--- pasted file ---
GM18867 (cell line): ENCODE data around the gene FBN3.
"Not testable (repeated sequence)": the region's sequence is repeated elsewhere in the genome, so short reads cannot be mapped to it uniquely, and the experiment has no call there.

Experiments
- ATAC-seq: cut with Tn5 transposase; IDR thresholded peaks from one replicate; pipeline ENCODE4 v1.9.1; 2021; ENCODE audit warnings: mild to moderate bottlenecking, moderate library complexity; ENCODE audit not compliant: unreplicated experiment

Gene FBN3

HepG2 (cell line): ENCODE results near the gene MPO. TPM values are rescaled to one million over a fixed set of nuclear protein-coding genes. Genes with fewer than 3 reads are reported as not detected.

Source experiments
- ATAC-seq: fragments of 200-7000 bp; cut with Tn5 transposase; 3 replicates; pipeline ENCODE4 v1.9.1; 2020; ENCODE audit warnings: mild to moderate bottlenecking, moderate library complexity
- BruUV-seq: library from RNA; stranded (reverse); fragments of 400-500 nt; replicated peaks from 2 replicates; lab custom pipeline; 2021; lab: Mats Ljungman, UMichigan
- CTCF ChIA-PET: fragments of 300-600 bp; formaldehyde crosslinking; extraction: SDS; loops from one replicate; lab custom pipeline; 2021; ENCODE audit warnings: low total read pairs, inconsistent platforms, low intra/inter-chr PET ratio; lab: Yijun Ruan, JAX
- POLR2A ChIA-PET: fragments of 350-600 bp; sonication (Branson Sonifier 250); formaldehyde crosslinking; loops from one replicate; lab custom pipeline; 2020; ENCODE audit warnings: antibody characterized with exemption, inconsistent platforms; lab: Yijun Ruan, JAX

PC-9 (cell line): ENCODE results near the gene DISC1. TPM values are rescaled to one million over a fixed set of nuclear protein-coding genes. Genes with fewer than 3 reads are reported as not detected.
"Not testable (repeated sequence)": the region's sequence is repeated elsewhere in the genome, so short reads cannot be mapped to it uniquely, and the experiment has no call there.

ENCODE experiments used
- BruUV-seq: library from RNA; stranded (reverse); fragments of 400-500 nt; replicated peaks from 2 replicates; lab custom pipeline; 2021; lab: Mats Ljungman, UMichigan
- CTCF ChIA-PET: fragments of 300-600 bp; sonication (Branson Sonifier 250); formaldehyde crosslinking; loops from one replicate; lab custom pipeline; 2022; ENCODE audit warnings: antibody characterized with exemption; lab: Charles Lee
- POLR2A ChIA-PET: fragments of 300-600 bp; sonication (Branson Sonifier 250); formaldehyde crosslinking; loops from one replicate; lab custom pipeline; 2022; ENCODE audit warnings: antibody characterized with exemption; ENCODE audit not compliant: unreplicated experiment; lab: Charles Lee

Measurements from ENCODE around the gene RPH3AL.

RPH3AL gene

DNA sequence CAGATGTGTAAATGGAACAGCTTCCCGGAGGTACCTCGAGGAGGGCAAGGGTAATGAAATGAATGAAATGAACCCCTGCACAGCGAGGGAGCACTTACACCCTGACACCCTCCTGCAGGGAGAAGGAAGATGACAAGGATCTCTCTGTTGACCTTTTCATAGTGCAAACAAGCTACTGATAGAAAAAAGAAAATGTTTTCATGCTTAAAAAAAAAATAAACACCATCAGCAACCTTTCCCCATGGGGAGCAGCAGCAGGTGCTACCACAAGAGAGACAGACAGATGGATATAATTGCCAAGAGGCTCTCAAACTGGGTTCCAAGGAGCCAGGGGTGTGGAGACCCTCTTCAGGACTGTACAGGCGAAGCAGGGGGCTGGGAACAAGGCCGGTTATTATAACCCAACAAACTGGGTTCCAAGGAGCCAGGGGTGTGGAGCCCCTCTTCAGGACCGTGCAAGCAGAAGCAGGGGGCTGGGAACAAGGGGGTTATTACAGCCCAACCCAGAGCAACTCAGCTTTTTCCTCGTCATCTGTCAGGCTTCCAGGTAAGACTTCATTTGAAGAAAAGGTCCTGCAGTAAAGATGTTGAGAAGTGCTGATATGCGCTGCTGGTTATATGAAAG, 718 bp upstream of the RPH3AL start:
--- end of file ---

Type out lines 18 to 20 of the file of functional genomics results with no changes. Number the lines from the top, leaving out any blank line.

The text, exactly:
Measurements from ENCODE around the gene RPH3AL.

RPH3AL gene

DNA sequence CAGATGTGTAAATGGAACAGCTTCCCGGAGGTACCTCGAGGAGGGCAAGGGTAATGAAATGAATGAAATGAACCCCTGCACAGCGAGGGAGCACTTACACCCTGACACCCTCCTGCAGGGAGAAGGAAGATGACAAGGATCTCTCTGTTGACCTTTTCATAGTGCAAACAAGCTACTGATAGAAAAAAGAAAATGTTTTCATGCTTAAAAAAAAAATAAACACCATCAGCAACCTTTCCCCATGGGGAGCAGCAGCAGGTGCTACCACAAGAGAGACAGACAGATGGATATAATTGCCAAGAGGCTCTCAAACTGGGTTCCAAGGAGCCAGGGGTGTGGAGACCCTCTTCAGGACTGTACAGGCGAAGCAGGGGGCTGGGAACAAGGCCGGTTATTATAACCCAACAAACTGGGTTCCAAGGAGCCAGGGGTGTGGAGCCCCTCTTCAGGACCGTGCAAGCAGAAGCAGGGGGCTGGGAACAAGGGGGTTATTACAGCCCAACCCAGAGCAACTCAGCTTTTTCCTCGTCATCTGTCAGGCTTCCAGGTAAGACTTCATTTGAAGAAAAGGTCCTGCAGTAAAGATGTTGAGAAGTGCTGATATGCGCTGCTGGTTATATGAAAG, 718 bp upstream of the RPH3AL start: